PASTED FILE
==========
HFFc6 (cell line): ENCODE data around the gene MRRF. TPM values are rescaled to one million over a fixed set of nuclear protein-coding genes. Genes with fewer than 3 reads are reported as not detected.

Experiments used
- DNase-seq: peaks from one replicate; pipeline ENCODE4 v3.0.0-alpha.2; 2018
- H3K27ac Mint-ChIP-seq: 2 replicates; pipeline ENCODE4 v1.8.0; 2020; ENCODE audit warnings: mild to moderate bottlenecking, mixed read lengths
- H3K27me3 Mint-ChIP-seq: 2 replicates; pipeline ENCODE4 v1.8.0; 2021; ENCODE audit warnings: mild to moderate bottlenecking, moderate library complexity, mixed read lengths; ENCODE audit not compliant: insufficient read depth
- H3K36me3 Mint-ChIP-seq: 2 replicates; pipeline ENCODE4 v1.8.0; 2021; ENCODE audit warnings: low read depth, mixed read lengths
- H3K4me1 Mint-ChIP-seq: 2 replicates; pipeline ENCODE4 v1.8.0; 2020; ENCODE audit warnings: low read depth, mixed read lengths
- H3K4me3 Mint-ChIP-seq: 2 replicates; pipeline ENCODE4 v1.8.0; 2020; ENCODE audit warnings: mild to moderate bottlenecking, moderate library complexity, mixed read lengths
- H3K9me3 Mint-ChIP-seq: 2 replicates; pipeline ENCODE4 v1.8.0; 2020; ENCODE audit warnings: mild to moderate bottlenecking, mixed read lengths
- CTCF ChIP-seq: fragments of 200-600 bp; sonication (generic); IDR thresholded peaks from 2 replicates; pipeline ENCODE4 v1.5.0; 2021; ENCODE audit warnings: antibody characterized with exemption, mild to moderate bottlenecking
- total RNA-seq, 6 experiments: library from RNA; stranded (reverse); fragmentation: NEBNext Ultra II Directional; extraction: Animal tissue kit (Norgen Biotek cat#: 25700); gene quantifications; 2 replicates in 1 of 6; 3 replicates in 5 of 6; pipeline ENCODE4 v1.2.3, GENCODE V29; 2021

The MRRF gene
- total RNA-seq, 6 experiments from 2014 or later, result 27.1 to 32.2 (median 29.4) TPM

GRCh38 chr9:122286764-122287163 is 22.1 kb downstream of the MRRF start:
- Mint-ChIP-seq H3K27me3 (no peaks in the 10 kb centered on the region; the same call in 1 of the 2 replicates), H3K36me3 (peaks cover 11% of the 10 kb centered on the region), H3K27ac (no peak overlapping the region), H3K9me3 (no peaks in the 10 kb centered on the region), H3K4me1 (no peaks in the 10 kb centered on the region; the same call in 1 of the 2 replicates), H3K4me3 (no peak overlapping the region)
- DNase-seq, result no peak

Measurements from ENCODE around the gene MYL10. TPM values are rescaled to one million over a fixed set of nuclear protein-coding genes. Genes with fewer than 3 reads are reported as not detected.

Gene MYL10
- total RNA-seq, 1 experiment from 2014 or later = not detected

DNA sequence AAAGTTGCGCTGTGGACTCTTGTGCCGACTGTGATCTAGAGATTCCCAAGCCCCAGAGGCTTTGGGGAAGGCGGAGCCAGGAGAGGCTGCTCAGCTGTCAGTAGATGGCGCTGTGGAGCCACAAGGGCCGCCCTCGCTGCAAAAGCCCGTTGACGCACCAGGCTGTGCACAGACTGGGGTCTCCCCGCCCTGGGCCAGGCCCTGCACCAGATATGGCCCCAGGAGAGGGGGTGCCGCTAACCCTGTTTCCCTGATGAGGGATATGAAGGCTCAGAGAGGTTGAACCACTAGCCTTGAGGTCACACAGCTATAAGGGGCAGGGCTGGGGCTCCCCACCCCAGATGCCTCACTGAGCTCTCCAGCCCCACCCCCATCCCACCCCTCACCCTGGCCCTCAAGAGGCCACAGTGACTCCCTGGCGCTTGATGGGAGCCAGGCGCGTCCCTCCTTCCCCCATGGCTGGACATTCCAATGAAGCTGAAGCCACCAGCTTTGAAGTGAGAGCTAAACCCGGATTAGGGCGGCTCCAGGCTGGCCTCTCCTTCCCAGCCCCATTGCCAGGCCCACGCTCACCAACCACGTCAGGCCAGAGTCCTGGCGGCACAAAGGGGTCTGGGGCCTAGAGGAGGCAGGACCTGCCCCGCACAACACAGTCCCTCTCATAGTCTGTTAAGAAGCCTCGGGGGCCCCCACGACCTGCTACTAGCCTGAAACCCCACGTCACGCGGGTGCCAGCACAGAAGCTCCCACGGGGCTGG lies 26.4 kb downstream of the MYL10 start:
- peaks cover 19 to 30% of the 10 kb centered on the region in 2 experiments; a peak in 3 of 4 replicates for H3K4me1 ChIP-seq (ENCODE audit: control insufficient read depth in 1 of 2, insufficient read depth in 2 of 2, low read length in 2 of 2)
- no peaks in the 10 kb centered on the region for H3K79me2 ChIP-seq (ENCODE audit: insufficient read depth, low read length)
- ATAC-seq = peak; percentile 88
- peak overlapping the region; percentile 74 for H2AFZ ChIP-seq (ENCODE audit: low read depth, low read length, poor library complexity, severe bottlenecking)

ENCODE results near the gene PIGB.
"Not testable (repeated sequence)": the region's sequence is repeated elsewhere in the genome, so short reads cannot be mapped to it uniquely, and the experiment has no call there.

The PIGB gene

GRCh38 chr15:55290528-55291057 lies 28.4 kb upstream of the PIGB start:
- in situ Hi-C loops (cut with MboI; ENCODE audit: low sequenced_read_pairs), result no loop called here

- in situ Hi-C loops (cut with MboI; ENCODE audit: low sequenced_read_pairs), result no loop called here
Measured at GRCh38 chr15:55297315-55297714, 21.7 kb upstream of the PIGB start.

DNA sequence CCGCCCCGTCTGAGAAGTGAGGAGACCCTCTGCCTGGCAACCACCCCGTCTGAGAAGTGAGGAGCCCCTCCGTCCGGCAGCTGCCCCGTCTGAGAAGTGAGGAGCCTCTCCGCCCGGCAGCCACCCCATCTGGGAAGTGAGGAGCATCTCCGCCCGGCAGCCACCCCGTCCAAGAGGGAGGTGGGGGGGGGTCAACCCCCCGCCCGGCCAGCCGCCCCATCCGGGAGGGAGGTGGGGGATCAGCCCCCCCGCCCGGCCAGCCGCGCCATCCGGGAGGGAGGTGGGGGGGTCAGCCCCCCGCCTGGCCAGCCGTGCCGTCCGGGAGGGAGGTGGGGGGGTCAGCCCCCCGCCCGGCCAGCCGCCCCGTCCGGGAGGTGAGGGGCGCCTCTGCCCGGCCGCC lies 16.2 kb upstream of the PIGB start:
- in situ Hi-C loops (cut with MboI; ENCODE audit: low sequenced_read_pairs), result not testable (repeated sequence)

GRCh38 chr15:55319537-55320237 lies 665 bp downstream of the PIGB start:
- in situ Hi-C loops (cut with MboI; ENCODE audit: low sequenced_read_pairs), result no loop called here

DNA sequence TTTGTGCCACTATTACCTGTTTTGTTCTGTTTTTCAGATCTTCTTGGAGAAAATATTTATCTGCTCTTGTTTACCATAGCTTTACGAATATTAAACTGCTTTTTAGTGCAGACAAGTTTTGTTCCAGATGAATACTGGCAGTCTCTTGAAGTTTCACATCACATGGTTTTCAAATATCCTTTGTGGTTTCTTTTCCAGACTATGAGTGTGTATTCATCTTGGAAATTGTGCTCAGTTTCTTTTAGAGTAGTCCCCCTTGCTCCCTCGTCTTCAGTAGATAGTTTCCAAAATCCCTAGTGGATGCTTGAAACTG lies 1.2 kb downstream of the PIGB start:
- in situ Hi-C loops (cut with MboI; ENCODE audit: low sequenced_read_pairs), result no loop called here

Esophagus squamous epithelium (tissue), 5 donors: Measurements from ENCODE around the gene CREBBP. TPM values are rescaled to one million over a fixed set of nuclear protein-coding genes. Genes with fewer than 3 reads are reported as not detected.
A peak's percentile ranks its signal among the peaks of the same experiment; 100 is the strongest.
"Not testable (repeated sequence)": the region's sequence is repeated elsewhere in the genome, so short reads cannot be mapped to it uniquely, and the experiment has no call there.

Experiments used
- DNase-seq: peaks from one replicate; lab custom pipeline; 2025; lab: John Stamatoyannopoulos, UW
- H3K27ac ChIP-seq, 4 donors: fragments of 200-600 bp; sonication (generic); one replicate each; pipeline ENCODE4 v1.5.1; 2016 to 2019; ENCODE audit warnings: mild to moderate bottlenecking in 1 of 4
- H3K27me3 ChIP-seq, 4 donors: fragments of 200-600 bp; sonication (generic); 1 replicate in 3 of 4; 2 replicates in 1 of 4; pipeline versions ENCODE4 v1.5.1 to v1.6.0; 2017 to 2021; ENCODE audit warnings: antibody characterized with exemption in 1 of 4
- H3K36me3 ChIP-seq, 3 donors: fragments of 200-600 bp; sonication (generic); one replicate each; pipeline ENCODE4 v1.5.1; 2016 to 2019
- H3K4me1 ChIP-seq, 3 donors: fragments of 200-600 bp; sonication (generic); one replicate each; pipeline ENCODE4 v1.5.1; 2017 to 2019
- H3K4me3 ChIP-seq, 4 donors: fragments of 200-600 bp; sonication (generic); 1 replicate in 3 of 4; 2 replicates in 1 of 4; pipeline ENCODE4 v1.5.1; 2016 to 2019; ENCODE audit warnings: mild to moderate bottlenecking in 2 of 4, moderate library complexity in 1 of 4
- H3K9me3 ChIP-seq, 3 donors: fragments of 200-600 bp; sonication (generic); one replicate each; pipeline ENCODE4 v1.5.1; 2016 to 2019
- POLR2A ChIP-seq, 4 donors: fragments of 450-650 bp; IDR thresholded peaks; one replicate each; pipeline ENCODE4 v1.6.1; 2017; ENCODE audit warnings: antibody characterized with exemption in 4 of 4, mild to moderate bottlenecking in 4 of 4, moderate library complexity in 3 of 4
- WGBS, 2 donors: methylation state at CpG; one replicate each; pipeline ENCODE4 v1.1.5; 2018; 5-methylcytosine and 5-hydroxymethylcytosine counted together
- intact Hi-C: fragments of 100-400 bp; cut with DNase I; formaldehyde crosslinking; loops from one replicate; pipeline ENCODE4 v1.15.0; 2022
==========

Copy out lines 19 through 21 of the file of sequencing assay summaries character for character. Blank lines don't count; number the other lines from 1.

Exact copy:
- total RNA-seq, 1 experiment from 2014 or later = not detected

DNA sequence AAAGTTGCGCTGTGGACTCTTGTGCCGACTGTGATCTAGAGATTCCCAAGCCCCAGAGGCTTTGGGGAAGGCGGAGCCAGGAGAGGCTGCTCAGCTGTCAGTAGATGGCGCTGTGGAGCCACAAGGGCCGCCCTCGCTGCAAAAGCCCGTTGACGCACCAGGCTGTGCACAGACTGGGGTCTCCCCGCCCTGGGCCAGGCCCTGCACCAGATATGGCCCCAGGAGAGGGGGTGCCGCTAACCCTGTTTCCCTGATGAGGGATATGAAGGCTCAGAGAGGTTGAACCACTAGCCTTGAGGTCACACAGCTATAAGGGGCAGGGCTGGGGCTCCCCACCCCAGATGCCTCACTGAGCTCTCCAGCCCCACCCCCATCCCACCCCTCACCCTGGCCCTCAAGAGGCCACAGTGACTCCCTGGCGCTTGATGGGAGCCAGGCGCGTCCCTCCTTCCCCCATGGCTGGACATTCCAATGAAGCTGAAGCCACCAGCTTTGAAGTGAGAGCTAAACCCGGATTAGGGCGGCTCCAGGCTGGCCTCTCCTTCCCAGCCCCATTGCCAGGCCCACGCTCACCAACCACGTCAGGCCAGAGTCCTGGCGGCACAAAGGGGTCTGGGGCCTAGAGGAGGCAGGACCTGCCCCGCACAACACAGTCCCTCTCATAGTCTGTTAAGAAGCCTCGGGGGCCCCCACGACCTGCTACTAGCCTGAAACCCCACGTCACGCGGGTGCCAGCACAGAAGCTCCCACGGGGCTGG lies 26.4 kb downstream of the MYL10 start:
- peaks cover 19 to 30% of the 10 kb centered on the region in 2 experiments; a peak in 3 of 4 replicates for H3K4me1 ChIP-seq (ENCODE audit: control insufficient read depth in 1 of 2, insufficient read depth in 2 of 2, low read length in 2 of 2)